Since discovering his love for physics at university, Rovelli has written multiple popular science books to share his passion with his readers, including The Order of Time, Reality is Not What it Seems, and most famously, Seven Brief Lessons on Physics. Like many things in his life, he puts much of the writing of this best-selling book down to chance.

“It all started with an article in a newspaper. I was asked to write about my own research into quantum gravity for the cultural supplement. I knew that the topic was too hard, because most people do not even know what ‘quantum’ means, let alone anything about Einstein’s theory of gravity. But my girlfriend said, ‘Well, then write three articles: one to explain quantum, one to explain gravity and the last one on quantum gravity’. At first I laughed, then I thought, why not? So I did it.”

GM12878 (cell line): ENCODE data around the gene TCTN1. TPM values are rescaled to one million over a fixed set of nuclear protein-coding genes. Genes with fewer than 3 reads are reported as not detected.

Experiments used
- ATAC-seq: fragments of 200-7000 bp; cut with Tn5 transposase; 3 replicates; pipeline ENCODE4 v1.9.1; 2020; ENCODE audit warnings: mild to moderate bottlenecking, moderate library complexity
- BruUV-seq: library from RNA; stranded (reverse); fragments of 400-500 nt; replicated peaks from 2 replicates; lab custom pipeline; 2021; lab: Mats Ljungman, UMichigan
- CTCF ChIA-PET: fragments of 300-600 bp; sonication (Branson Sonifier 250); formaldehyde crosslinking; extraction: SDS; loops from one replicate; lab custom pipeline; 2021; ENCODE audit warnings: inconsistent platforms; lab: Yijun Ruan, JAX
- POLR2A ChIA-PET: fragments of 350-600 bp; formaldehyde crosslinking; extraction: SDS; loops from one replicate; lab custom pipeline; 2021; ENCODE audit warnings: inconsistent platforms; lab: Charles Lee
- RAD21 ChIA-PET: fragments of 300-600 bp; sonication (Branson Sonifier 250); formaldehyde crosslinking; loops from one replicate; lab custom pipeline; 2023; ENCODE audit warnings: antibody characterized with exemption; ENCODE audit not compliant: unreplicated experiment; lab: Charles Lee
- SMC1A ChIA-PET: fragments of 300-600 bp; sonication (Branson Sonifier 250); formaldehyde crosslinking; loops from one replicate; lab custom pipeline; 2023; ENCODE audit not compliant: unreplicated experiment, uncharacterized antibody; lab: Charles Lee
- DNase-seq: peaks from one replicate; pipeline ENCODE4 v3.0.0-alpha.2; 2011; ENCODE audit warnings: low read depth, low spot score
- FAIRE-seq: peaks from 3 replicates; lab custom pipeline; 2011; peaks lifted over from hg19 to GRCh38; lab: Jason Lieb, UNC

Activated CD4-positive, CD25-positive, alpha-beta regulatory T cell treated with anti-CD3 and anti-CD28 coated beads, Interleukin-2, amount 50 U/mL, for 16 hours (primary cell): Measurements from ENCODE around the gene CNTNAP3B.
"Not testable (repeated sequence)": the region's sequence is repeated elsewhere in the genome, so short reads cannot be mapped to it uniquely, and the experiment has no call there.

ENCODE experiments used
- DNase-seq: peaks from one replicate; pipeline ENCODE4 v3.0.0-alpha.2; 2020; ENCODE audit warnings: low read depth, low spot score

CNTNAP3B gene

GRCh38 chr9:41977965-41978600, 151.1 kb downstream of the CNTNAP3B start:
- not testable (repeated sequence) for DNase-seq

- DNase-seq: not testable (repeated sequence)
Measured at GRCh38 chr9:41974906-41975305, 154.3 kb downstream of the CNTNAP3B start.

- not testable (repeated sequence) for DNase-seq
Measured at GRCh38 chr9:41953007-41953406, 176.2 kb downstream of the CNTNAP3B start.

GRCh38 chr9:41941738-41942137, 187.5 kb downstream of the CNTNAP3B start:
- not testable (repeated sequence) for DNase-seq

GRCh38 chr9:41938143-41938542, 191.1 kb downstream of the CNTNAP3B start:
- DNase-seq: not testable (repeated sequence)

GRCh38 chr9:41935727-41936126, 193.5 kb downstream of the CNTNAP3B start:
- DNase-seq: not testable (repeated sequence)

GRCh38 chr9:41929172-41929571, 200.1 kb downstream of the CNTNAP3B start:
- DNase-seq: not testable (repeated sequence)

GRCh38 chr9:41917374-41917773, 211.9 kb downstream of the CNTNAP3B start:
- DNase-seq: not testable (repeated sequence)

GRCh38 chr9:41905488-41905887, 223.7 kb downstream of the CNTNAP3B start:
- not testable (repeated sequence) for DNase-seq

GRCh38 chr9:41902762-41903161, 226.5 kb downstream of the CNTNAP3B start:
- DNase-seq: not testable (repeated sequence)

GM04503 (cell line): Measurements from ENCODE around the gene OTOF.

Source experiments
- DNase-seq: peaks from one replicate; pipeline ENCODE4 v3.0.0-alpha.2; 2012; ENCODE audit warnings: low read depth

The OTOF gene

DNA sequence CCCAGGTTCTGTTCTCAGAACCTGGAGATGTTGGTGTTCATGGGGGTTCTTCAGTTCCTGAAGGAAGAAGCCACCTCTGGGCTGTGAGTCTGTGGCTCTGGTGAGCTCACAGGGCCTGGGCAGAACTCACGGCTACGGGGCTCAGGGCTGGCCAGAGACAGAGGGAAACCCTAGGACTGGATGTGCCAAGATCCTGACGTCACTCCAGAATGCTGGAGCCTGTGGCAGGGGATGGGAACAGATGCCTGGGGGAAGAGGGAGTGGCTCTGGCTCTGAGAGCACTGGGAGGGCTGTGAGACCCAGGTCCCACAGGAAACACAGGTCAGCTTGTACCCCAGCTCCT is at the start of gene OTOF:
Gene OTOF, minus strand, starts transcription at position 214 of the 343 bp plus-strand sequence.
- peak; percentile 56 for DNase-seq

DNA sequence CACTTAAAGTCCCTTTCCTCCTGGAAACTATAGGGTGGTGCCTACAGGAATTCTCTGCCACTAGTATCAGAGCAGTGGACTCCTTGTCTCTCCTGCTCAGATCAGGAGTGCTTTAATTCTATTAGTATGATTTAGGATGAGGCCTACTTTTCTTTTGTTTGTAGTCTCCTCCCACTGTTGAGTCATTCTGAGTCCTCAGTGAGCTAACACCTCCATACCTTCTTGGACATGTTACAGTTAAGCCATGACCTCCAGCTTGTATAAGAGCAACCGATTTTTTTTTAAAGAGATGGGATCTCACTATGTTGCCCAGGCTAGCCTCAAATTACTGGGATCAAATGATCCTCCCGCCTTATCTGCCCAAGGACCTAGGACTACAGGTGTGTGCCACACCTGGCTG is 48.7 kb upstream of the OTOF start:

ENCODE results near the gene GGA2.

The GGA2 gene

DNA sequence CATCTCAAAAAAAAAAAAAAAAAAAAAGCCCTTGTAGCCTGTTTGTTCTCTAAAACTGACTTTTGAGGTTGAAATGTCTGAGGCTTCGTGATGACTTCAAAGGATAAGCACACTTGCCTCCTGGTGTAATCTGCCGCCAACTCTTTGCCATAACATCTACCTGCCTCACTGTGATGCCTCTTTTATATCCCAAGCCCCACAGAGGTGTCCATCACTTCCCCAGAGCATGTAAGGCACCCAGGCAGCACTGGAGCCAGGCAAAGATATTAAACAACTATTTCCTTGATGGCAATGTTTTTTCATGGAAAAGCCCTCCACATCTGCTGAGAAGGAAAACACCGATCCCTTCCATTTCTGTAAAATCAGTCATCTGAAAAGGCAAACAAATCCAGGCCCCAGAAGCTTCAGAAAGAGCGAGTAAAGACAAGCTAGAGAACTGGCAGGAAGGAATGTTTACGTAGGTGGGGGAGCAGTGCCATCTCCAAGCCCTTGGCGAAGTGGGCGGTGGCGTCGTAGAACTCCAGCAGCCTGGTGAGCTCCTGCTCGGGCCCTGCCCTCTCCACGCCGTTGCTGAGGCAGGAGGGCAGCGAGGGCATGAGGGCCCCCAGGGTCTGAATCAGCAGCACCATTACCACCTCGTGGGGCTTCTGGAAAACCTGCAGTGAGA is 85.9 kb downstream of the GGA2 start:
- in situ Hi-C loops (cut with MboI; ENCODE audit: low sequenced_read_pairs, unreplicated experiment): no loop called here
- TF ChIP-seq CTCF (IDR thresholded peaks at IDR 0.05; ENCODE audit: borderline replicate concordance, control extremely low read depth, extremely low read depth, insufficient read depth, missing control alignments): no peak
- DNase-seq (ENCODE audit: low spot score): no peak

In his anecdotal, humorous style, Rovelli continues, stressing the serendipity of his opportunities. “These articles had remarkable success, to the point that a mythical Italian publisher, Adelphi, contacted me and suggested I expanded the three articles into a book. I still thought it was a crazy idea but, I gave myself the objective of condensing the core of modern physics and my own fascination into a slim 80-page book. I put my passion for science into it, and my general world view.”

Rovelli has not limited himself to writing about the theory of physics. He has also reflected on science as a discipline, and the conflict between science and religion. In his 2011 book The First Scientist Anaximander and His Legacy, he expresses many of his views on these topics. His passion for the philosophical questions of science is clear, and he tells me that this book, out of all of them, he is “particularly attached to”.